One Health is a collaborative, multisectoral, and transdisciplinary approach—working at the local, regional, national, and global levels—with the goal of achieving optimal health outcomes recognizing the interconnection between people, animals, plants, and their shared environment. – Centers for Disease Control and Prevention, National Center for Emerging and Zoonotic Infectious Diseases (NCEZID)
The World Health Organization (WHO) estimates that more than 200 million stray dogs worldwide and that every year, 55,000 people die from rabies. As defined by the World Health Organization – Rabies is a vaccine-preventable, zoonotic, viral disease. Once clinical symptoms appear, rabies is virtually 100% fatal. In up to 99% of cases, domestic dogs are responsible for rabies virus transmission to humans. Yet, rabies can affect both domestic and wild animals. It is spread to people and animals through bites or scratches, usually via saliva.
One Health at CCF
- CCF’s holistic approach to One Health is informed by its extensive research within the rural farming communities across the cheetah’s habitat.
- CCF’s education and conservation programs place a heavy emphasis on the economic stability of communities.
- One Health is a natural extension of CCF’s communal outreach efforts.
We have found that when the needs of people are taken into consideration, the conversation about saving wildlife becomes much easier. By delivering vaccinations to domestic dogs and cats we are able to provide a beneficial health service to people and also study the connection between vaccine delivery reduction of the spread of rabies in wildlife.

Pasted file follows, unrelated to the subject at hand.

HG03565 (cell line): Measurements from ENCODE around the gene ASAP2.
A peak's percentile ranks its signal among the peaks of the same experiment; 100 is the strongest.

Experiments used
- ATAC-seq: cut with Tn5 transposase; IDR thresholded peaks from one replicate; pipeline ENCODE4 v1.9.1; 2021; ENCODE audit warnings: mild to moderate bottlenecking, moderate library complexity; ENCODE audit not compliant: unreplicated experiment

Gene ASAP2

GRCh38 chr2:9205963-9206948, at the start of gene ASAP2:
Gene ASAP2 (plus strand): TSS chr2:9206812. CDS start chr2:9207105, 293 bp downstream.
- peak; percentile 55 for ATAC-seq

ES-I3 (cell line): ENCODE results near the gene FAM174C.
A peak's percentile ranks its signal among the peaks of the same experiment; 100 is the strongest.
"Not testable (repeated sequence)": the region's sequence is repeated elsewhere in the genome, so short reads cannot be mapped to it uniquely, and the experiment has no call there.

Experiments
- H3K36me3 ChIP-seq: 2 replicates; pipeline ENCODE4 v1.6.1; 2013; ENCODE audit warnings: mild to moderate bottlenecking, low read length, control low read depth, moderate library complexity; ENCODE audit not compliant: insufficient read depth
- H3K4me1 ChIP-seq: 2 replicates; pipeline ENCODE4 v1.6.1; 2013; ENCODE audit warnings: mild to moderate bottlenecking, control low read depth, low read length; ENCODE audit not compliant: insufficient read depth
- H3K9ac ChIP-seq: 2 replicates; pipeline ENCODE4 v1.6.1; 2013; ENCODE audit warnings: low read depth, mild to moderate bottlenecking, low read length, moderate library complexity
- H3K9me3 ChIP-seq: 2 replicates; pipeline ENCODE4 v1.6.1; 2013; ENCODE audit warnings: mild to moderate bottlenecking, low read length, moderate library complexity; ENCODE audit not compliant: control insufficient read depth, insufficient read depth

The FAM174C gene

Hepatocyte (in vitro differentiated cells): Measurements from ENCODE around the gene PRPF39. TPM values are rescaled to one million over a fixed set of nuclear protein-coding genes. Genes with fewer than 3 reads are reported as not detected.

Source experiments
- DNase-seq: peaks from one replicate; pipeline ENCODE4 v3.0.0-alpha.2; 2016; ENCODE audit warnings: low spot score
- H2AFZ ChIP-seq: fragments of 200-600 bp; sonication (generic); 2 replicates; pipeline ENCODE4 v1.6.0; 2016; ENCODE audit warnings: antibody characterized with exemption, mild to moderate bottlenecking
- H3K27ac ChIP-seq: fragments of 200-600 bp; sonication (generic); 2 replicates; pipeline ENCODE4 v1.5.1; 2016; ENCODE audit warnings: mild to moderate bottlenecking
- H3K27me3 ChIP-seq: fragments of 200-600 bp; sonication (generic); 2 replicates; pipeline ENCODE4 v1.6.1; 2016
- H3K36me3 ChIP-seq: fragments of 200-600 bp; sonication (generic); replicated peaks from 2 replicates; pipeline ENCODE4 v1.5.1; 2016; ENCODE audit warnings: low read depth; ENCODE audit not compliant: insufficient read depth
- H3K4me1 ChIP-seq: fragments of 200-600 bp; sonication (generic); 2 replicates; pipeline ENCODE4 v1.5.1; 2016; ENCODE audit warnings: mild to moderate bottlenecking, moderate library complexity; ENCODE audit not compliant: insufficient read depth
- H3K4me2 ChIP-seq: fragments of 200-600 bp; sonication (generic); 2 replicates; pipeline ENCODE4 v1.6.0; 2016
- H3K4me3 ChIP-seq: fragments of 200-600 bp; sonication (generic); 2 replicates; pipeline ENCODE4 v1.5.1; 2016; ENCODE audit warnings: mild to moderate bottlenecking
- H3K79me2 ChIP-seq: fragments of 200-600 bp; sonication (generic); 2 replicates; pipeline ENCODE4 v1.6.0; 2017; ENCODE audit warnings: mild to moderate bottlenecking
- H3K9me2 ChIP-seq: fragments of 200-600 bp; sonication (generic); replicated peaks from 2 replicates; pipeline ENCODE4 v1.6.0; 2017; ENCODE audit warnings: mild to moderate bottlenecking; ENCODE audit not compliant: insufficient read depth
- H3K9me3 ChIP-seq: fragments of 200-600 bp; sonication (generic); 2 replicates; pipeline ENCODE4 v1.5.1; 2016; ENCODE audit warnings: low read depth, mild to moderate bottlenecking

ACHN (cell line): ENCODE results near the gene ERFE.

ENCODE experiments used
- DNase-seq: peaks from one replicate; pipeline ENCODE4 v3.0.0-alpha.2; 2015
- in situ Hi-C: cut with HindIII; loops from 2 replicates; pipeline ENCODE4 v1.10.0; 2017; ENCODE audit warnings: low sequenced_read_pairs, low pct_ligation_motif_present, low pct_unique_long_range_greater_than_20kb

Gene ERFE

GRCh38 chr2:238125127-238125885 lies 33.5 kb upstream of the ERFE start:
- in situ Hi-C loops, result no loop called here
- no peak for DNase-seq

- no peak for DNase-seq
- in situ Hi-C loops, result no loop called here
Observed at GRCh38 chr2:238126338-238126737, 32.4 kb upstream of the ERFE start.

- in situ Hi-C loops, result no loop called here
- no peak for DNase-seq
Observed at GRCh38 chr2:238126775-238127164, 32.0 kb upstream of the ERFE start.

Good health plays a big part in the ability of people to manage their resources and gain economic advantage properly. In Namibia, the people are the custodians of the land through its unique series of conservancies. Thus, the ecosystem that the cheetah requires to survive is managed by the citizens of Namibia, and the primary profession of the people living in these areas is livestock farming.
Human-wildlife conflict is one of the threats to the cheetah’s survival, and it is most prevalent in areas where people’s livelihoods are impacted. To reduce human-wildlife conflict, CCF developed Future Farmers of Africa (FFA).
What is taught in FFA’s community-based workshops?
- Predator-friendly farming techniques that use non-lethal means to mitigate livestock losses.
- Livestock Management and Health training to develop the skills necessary to prevent injury and disease and to treat minor wounds.
- Diversification of income streams to help farmers extend the profitability of their holdings.
In Namibia, with support from Foundation for Human Rabies Education and Eradication (FHREE), CCF organized its first mobile vet clinic to jump start its One Health initiative. Over the course of the clinic’s first year in 2019, CCF veterinary staff provided rabies vaccinations for over 1,000 domesticated animals. During 2020, due to the restrictions on travel throughout Namibia, we vaccinated 143 domesticated animals. In 2021, we vaccinated 636. The animals were mostly pet cats and dogs.
The Okakarara Communal Conservancies are open landscapes, where domestic animals come into contact with wildlife. It is crucial that we implement best practices to reduce the spread of rabies.
We prioritized the area to begin our efforts in a “high human/wildlife conflict zone” defined by high chance of contact between domestic animals and wildlife in these areas.
During 2020 and 2021, physical distancing has impacted CCF’s ability to serve Namibia’s farming communities in and around the Greater Waterberg Landscape. As a result, we have taken shorter trips and performed limited range mobile clinics. The map above shows the areas we have visited.
In Somaliland, where the population of stray/street dogs is a particular problem, CCF’s vets expanded the delivery of rabies vaccinations to include a spay/neuter clinic.
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